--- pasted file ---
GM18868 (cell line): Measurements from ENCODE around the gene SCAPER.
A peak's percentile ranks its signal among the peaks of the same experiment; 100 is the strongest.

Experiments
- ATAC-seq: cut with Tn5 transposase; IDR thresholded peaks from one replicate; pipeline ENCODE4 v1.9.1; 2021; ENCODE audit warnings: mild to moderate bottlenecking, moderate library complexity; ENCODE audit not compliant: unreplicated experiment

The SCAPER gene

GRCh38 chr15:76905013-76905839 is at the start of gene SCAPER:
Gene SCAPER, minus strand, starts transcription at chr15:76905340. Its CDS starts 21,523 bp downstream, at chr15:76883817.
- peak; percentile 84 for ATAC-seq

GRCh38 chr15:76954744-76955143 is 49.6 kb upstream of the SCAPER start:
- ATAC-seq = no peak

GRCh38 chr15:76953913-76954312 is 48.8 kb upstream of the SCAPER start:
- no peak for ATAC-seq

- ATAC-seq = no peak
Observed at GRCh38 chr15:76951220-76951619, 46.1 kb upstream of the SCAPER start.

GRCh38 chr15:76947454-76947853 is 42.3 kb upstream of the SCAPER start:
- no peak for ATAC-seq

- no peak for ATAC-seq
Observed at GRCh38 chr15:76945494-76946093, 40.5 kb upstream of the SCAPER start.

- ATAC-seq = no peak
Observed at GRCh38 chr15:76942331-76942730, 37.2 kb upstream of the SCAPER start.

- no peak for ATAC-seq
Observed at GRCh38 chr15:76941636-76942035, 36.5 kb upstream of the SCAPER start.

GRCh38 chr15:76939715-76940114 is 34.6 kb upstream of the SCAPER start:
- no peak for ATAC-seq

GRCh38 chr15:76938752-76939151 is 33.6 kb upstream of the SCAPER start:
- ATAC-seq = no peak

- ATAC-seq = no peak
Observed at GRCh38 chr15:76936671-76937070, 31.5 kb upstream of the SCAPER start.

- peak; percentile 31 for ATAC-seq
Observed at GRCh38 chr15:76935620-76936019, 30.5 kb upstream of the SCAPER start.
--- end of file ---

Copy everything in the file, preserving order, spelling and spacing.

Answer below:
GM18868 (cell line): Measurements from ENCODE around the gene SCAPER.
A peak's percentile ranks its signal among the peaks of the same experiment; 100 is the strongest.

Experiments
- ATAC-seq: cut with Tn5 transposase; IDR thresholded peaks from one replicate; pipeline ENCODE4 v1.9.1; 2021; ENCODE audit warnings: mild to moderate bottlenecking, moderate library complexity; ENCODE audit not compliant: unreplicated experiment

The SCAPER gene

GRCh38 chr15:76905013-76905839 is at the start of gene SCAPER:
Gene SCAPER, minus strand, starts transcription at chr15:76905340. Its CDS starts 21,523 bp downstream, at chr15:76883817.
- peak; percentile 84 for ATAC-seq

GRCh38 chr15:76954744-76955143 is 49.6 kb upstream of the SCAPER start:
- ATAC-seq = no peak

GRCh38 chr15:76953913-76954312 is 48.8 kb upstream of the SCAPER start:
- no peak for ATAC-seq

- ATAC-seq = no peak
Observed at GRCh38 chr15:76951220-76951619, 46.1 kb upstream of the SCAPER start.

GRCh38 chr15:76947454-76947853 is 42.3 kb upstream of the SCAPER start:
- no peak for ATAC-seq

- no peak for ATAC-seq
Observed at GRCh38 chr15:76945494-76946093, 40.5 kb upstream of the SCAPER start.

- ATAC-seq = no peak
Observed at GRCh38 chr15:76942331-76942730, 37.2 kb upstream of the SCAPER start.

- no peak for ATAC-seq
Observed at GRCh38 chr15:76941636-76942035, 36.5 kb upstream of the SCAPER start.

GRCh38 chr15:76939715-76940114 is 34.6 kb upstream of the SCAPER start:
- no peak for ATAC-seq

GRCh38 chr15:76938752-76939151 is 33.6 kb upstream of the SCAPER start:
- ATAC-seq = no peak

- ATAC-seq = no peak
Observed at GRCh38 chr15:76936671-76937070, 31.5 kb upstream of the SCAPER start.

- peak; percentile 31 for ATAC-seq
Observed at GRCh38 chr15:76935620-76936019, 30.5 kb upstream of the SCAPER start.